By: Nathan Thompson, Psy.D., ABPP, Laura Busby, M.Ed. & Dr. Burton A. Clark, EFO
Most people know that dyslexia can affect a person’s ability to read and spell. While this is true, dyslexia is more complex than difficulties understanding the code of written language. Dyslexia affects a person’s ability to learn and process information. These processing differences do bring struggles but also skills that are critically needed in today’s workplace.
Dyslexic thinking is often unique and creative, which leads to the creation of new ideas and solutions to tough problems. Many people with dyslexia have strong interpersonal skills and empathy, making them quite adept at working with people. The experiences of living with dyslexia often bring persistence and the ability to function in high-stress situations.
Success with dyslexia
Many very successful dyslexic people, such as Sir Richard Branson, Dr. Bob Ballard (the explorer who found the Titanic), and Shark Tanks’ Barbara Corcoran, attribute their success to their dyslexic thinking. When given the proper tools to compensate for the struggles, people with dyslexia can be very powerful parts of a successful organization.
Leaders can implement technologies and simple accommodations around the workplace to help people with dyslexia. Numerous assistive technologies, including text-to-speech (audio) and speech-to-text (dictation), are readily available to deal with the difficulties surrounding the processing of written language. Today’s smartphones are loaded with artificial intelligence that can handle written language-based tasks such as note-taking, filling out forms, and writing reports. Tech organizations like Microsoft are actively working to better these technologies as they not only help people with dyslexia but also make these language-based tasks automated and, thus, more efficient, saving time and resources.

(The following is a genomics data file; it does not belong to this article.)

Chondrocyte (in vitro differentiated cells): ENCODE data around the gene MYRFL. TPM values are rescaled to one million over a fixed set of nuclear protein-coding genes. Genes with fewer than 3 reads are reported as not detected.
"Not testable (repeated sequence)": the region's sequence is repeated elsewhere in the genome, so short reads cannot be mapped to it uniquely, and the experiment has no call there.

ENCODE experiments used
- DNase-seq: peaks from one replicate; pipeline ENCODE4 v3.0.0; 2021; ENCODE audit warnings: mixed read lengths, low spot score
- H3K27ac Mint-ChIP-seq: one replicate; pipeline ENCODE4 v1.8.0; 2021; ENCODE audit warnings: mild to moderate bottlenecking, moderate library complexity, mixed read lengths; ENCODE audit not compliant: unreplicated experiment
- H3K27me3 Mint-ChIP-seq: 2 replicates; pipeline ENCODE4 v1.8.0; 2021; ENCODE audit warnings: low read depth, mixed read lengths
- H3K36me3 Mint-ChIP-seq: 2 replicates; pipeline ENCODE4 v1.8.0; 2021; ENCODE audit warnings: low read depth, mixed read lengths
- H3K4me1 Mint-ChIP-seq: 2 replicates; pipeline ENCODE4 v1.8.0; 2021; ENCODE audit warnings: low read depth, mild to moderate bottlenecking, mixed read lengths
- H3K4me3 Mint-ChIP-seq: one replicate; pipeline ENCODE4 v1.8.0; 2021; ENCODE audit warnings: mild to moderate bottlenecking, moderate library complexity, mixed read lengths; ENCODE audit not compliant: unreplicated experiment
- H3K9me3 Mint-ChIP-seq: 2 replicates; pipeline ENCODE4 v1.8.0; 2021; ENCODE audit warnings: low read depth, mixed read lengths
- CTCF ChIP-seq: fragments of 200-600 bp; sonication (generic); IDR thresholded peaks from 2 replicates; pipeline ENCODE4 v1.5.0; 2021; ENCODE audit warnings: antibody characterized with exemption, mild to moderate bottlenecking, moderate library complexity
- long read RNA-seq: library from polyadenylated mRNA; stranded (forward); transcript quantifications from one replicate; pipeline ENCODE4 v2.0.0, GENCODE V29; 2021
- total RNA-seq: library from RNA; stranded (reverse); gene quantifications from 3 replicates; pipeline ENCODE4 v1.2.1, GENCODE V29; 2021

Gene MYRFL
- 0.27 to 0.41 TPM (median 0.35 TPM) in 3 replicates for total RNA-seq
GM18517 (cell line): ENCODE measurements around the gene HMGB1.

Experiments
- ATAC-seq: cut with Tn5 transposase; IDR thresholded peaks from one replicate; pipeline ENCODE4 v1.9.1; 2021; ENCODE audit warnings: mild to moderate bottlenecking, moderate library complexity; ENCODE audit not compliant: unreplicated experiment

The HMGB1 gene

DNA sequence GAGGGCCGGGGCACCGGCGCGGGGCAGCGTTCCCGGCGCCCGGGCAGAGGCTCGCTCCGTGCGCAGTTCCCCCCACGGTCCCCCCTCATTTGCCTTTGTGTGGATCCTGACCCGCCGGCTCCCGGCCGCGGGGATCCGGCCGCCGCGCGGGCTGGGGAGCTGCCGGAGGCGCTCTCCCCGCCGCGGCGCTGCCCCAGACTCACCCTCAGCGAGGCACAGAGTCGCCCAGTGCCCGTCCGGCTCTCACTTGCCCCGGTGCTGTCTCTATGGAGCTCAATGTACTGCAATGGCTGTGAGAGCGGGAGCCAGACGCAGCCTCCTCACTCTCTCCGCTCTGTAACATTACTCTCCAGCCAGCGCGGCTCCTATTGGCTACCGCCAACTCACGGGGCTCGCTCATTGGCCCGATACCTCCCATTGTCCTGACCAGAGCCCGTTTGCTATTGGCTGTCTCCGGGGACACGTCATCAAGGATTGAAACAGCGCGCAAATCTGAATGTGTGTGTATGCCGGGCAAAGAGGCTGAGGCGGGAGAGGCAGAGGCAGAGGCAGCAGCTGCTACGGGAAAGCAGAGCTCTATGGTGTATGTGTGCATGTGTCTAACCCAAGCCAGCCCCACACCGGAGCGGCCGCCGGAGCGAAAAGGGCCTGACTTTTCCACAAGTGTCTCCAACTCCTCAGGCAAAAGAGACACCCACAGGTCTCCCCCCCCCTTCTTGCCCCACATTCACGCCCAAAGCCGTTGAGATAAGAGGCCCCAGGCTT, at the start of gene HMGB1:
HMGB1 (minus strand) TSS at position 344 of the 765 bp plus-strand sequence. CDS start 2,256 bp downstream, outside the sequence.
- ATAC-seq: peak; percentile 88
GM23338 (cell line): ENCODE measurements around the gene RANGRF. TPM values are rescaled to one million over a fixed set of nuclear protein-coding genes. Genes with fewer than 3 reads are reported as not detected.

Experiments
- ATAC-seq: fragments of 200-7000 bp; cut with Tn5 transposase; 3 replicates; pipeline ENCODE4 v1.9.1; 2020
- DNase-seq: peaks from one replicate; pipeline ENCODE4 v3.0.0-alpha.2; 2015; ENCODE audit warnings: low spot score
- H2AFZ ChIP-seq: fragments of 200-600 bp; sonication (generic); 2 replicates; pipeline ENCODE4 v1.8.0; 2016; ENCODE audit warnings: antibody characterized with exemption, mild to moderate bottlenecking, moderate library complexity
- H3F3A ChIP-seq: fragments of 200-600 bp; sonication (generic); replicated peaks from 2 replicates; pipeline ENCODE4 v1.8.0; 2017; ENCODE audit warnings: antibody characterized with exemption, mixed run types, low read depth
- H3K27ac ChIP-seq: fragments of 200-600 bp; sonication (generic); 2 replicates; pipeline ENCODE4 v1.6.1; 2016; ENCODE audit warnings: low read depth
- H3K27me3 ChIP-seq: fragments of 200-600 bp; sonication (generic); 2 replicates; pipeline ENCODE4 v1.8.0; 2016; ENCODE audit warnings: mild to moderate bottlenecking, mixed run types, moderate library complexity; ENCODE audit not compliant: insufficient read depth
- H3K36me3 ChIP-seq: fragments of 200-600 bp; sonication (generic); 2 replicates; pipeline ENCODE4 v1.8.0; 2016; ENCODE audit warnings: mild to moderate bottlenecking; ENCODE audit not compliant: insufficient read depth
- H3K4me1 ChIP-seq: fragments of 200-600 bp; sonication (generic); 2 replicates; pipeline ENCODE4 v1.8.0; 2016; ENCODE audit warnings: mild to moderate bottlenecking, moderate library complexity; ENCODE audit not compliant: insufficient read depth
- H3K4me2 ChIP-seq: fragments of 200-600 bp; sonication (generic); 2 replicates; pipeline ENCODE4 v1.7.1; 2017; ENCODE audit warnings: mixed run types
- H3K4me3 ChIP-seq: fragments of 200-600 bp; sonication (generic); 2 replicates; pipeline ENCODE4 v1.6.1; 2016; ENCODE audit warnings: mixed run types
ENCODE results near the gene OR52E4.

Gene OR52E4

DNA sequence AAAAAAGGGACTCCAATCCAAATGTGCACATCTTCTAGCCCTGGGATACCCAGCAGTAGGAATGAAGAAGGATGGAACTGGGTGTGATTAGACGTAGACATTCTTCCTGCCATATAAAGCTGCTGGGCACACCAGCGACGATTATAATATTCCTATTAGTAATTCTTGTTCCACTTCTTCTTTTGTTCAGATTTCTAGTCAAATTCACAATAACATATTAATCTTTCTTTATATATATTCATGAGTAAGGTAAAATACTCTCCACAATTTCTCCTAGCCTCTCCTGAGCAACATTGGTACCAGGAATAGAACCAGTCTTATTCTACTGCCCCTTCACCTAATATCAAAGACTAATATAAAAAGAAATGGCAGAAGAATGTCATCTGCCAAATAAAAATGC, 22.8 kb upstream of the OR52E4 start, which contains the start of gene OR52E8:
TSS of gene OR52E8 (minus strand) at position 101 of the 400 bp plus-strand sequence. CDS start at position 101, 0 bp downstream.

Dyslexia should never prevent anyone from working in the fire service. However, academic testing and note memorization have a tendency to derail some individuals with dyslexia. But this should not be the case.
Training to be a firefighter with dyslexia
Training to become a firefighter is an arduous process, but the end goal is to ensure that these individuals can provide appropriate life-saving tools. This is often hard to measure through academics. Allowing for hands-on experience is a great way to measure performance. This is also true after the academy and with continued training. Providing accommodations can often be a great resource to measure performance and knowledge (i.e. having test items read to the individual, allowing them to dictate reports, etc.).
A movement to change the culture of dyslexia from a disability to a valuable way of thinking began in 2004 by Kate Griggs. With the creation of the first dyslexia sperm bank. See this link:
Today, Made by Dyslexia is addressing the importance of dyslexic thinking in the workplace. The fire service can be part of this process. See this link:
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